Gideon Pillow goes into combat April 4, 2009Posted by Jenny in history, military history.
Tags: Cerro Gordo, Gideon Pillow, Mexican-American War, Veracruz, Winfield Scott
This continues the inspirational story of General Pillow from our earlier post.
Our hero, Brigadier General Gideon J. Pillow, arrived in Mexico in the summer of 1846 to offer his services to Zachary Taylor. But the Mexican war had a story line of two sturdy competing commanders with equally impressive competing epithets. Taylor, or “Old Rough and Ready,” operated in northeastern Mexico, while Winfield Scott, “Old Fuss and Feathers,” was the commander of operations that started in Veracruz and advanced toward Mexico City. Taylor took an immediate personal dislike to Pillow, regarding him (correctly) as a political appointee, and he invented an excuse to separate Pillow from his 1st Tennessee regiment and keep him from participating in the battle of Monterrey.
Within a few months, Pillow was transferred to Scott’s army, along with a whole batch of other officers, when the strategic focus shifted to central Mexico. You can take your pick of which image of Scott you prefer, the one on the left from Veracruz (1847), or the one on the right taken shortly before the start of the Civil War (1860) :
Pillow’s first taste of battle came at the siege of Veracruz, and his performance seems to have been satisfactory, as he headed a brigade that attacked a small Mexican cavalry unit guarding the city’s water supply. Lumping him together with three other generals in his official report, Scott said, “Four more able or judicious officers could not have been desired.” On the basis of this sweeping but somewhat vague statement, Pillow’s ally, President Polk, had him promoted to the rank of major general.
So far, so good. Scott’s army marched west and again met the forces of Santa Anna at the hamlet of Cerro Gordo, about halfway to Mexico City. On the eve of battle, Scott summoned Pillow to his tent to give him his orders, only to hear Pillow loudly protesting the dangerousness of his mission. Yet, despite this mortal danger, Pillow proclaimed, his sense of duty demanded he obey, “even if he left his bones on the battlefield.” One might expect that he would then turn on his heel and march decisively off into the night. But on the contrary, according to Scott’s recollection, Pillow lingered in the tent. He seemed to be waiting for something…it was almost as if he was hoping Scott would change his mind…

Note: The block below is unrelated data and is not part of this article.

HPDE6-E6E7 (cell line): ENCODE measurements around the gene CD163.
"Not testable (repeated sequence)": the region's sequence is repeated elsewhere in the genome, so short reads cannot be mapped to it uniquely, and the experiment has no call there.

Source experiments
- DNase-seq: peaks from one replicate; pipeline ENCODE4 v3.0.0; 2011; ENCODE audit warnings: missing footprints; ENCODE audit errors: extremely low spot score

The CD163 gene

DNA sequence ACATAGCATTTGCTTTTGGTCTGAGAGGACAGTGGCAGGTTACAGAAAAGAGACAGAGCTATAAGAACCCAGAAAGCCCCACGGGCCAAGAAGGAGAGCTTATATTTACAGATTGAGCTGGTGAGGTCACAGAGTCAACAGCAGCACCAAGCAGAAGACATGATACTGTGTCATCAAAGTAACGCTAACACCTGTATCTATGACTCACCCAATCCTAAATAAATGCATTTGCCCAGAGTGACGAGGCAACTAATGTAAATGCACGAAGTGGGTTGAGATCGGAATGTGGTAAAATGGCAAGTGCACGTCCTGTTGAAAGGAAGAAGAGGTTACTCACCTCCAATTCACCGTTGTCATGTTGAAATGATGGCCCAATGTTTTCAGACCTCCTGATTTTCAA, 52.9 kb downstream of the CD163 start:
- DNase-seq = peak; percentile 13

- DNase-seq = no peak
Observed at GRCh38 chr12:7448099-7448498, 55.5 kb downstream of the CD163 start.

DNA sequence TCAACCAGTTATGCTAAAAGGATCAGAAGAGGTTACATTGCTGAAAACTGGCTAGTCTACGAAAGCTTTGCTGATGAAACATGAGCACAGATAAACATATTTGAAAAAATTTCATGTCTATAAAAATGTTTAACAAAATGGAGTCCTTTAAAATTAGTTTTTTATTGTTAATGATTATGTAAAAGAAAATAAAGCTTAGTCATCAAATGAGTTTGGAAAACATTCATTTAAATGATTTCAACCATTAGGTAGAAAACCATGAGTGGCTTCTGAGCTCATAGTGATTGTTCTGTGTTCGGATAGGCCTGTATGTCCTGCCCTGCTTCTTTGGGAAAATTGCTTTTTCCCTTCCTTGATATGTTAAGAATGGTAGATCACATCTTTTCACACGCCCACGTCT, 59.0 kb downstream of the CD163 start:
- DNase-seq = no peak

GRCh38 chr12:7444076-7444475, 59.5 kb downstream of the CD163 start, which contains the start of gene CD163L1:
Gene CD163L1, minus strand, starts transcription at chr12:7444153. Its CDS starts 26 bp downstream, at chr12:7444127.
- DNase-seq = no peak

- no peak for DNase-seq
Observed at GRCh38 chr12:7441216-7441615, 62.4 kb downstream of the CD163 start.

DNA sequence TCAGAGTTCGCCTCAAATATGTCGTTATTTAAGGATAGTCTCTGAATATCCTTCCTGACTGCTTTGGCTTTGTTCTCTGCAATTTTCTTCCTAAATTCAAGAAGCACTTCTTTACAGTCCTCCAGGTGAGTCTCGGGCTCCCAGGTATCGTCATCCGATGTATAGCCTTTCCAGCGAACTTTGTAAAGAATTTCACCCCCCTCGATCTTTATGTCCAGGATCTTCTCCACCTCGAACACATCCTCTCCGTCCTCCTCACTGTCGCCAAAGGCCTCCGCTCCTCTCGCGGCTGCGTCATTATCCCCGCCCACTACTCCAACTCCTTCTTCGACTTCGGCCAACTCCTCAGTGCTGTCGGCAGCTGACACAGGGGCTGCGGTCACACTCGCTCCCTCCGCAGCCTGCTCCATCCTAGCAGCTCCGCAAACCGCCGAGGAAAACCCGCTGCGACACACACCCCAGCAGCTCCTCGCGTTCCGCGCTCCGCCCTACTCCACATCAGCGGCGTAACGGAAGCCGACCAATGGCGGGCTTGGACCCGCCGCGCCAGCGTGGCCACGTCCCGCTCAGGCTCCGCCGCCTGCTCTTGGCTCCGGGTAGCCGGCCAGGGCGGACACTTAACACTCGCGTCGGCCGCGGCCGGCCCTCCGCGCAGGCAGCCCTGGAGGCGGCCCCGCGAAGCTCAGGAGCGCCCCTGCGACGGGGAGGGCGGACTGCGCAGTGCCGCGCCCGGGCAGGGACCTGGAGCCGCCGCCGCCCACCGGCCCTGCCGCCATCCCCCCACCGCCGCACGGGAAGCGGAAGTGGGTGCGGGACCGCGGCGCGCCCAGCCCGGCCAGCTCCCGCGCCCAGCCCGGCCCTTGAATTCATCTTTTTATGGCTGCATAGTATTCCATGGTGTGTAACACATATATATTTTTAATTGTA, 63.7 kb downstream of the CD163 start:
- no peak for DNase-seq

The next morning, Pillow took charge of his troops, ordering them to march along a route that happened to expose them to direct fire from Mexican artillery, rather than around the back of a ridge as planned. The topography was complex, and Pillow had perhaps not studied it very carefully. The orders triggered loud quarreling between Pillow and his lieutenant, who understood the consequences of ignoring the lay of the land.
Pillow’s voice carried through the air to the ears of Mexican artillerists, who promptly launched a flurry of grapeshot, now that they knew the precise location of the enemy. It was one of the few positive events of the battle for the Mexican side, which by the end of the day was forced into an ignominious surrender. (In fact, Santa Anna was forced to ride off in such a hurry that he left behind his artificial leg, which was captured by the Illinois Volunteer Infantry.) In the confusion of the artillery fire, Pillow received a slight wound to his arm and was seen disappearing down a hill to the rear, not to be seen again during the conflict. A later account from sympathetic sources would say that our hero’s “impetuous courage” had led to his being wounded.
Captain Robert E. Lee played an important role at Cerro Gordo in scouting an attack route over the steep, broken terrain. Other familiar names who served in Scott’s army: George McClellan, Joseph Johnston, P.G.T. Beauregard, George Meade, Thomas Jackson (later known as “Stonewall”), and Ulysses S. Grant.
(The series continues here)